Hi ass kickers!
This is the last episode in this round of the recovery series (season 2 will be out sometime in 2017. If you don’t want to miss it, make sure you’re signed up for updates here).
Last fall, as I was about halfway through the interviews for this series, my father passed away. We learned he had a terminal illness, and about 3 weeks later he died.
As a person in long-term recovery, this was the first time I’d faced something big while sober. For some, losing a loved one becomes too much, and they relapse. I can completely understand why this happens.
In this episode, I talk about the following:
- My family story and how I was first introduced to what a functional alcoholic was.
- What the worst moments were when I came home from dealing with his death.
- What I thought the “rules of grief” were.
- What surrender has been like for me over the past few months.
- I answer the question: Did I want to drink again?
- What I did when I found myself sobbing on my kitchen floor.
- What I did to get through the multitude of feelings.
After his death, I got the word “surrender”
tattooed in my own handwriting.
“My humanity is bound up in yours, for we can only be human together.” -Desmond Tutu
And as promised, here is a piece of writing I did about a week after I got home from California…
You died in the fall. My favorite season.
Uncertainty is an enemy to me, one that I’ve tried to embrace. An enemy I run from when given the chance. And grief is uncertain. I never know when I might be able to walk through the world as my normal self. One moment I’m able to smile and laugh genuinely. When the next moment if I let too much space in– too much quiet in, something reminds me of you. And all the air gets sucked out of the room, and I’m wanting to run again.
Questions never asked.
Questions never answered.
The night you died, I stood next to your bed, alone with you. Part of me broke off and slid into the corner. The little girl part of me couldn’t stand there next to your bed staring down at you. So she went to the corner, crouched down with her hands over her ears and screamed. Screamed in horror. Screamed in loneliness. Screamed in sadness. Screamed in regret. Screamed as loud as she could in hopes that the sheer volume could stop time and reverse it. Go back to being four years old and riding on your shoulders. Go back to being five and playing tennis with you. Go back to being six and learning how to ride a bike with you. Go back to a time when music and hugs and slurpees solved everything.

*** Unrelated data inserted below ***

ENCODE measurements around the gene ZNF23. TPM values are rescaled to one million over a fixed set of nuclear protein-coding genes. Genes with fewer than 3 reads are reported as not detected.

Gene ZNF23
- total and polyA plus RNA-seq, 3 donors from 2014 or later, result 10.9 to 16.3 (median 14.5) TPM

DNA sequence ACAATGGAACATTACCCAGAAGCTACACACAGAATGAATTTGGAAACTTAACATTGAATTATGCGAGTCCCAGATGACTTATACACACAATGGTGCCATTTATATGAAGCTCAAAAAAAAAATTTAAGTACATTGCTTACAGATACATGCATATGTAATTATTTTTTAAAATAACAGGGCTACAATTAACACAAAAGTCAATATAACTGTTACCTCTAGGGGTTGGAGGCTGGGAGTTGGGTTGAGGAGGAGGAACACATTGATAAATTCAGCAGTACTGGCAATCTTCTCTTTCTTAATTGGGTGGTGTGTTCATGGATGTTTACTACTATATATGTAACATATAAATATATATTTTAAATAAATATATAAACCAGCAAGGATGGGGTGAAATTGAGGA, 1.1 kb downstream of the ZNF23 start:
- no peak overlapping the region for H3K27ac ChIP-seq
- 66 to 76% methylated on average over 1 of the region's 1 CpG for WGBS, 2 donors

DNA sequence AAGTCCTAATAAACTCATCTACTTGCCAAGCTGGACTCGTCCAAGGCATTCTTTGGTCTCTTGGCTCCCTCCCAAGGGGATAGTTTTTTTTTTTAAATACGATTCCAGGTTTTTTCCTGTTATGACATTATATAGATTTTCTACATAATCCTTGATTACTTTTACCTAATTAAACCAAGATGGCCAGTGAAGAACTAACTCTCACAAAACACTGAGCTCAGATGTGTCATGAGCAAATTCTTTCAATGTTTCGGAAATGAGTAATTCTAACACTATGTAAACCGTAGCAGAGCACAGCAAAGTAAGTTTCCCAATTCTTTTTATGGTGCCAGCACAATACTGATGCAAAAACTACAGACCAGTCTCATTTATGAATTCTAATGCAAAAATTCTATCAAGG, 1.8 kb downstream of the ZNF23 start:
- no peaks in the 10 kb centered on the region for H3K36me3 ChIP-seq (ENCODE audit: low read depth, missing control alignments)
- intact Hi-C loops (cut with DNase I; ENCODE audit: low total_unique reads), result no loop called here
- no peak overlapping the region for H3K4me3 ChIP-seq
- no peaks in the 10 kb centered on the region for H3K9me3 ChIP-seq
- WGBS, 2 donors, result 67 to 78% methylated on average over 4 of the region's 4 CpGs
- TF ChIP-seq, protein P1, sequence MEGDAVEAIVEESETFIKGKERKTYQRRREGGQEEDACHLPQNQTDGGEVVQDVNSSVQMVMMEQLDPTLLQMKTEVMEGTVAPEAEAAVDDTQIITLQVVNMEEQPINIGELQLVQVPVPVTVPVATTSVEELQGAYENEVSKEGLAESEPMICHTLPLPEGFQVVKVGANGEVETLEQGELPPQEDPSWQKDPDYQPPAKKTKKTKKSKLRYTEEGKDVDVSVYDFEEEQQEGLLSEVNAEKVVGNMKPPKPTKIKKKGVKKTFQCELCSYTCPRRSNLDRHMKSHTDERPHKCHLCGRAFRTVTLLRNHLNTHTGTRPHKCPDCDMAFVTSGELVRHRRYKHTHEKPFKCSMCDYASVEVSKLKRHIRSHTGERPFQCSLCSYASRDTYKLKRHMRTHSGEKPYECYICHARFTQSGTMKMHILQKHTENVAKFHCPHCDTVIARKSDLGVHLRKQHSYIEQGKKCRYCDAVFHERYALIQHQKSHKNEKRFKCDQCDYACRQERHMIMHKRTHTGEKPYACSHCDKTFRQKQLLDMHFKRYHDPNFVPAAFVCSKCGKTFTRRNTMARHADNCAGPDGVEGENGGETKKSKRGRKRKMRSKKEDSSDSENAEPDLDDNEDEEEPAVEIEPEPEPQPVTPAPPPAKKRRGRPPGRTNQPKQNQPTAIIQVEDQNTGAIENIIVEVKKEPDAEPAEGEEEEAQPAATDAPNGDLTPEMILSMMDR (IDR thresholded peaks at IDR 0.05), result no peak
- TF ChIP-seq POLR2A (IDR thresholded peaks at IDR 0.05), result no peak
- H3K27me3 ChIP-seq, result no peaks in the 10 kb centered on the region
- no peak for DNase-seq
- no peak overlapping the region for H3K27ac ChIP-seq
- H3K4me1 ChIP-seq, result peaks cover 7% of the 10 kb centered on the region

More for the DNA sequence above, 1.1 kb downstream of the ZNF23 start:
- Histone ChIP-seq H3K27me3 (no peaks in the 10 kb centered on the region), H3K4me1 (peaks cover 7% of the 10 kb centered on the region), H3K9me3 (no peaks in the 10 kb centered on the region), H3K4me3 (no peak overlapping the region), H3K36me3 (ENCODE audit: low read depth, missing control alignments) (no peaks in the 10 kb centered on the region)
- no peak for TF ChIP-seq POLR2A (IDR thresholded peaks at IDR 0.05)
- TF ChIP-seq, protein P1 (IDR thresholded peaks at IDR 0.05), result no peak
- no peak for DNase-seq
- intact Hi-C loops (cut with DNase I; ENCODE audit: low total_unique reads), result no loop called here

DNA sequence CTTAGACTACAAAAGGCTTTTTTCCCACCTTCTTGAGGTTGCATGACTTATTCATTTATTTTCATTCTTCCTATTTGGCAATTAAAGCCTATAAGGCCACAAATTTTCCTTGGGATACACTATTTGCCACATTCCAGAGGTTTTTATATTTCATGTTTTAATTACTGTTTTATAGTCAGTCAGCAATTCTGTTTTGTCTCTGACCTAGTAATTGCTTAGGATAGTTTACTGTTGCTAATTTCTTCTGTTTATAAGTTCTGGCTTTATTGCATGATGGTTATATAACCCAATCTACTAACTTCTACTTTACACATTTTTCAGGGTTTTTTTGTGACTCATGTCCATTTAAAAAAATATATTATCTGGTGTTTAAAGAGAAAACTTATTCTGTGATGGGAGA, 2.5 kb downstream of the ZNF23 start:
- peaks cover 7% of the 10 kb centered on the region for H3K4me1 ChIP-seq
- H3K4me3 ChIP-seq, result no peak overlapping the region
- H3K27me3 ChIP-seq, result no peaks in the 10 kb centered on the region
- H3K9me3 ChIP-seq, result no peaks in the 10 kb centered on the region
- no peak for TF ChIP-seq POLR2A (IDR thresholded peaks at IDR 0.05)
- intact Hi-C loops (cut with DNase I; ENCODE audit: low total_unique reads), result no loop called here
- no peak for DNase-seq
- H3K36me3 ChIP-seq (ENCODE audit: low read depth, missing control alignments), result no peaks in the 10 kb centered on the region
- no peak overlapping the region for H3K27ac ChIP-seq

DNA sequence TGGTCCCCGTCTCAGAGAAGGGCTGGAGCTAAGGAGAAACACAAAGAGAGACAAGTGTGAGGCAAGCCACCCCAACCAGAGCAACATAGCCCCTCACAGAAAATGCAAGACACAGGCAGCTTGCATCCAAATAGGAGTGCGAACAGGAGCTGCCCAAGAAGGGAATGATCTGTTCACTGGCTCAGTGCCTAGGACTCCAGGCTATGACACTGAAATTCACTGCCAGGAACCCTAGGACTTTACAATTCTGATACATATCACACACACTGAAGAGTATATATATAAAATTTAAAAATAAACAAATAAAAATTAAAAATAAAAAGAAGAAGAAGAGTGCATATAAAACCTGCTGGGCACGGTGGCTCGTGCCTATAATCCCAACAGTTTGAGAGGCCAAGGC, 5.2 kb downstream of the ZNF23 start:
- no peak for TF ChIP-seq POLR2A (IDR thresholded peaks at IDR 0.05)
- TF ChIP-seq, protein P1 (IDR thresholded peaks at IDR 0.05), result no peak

Go back to a time when I didn’t know what a broken heart was.
I don’t know how long that little girl stayed in the corner and screamed. Maybe she’s still there.
When you died they told me I could stay with you as long as I needed. As they left the room, they asked if I wanted the door closed. I didn’t know how to answer.
What do you do in those moments? No one gave me instructions for what to do when you’re by yourself with your dead father. Did I want the door closed? No, I wanted you not to be dead. I wanted certainty as everything slipped through my fingers.
I paced the room alone with you for what seemed like an eternity. I couldn’t bear to look over at you, but I couldn’t bear to leave. I packed up my things. I didn’t know what to do as I felt like a child in a very grown up place.
In your last moments did I say everything right? Were you scared? Did you know you only had minutes left? Did you wait until everyone was gone except me? Did you just want it to be you and me and if so, why? Or were you sad more people weren’t there to say goodbye?
She asked if I want the door closed. Did I have a choice? It had already closed, did they not see that?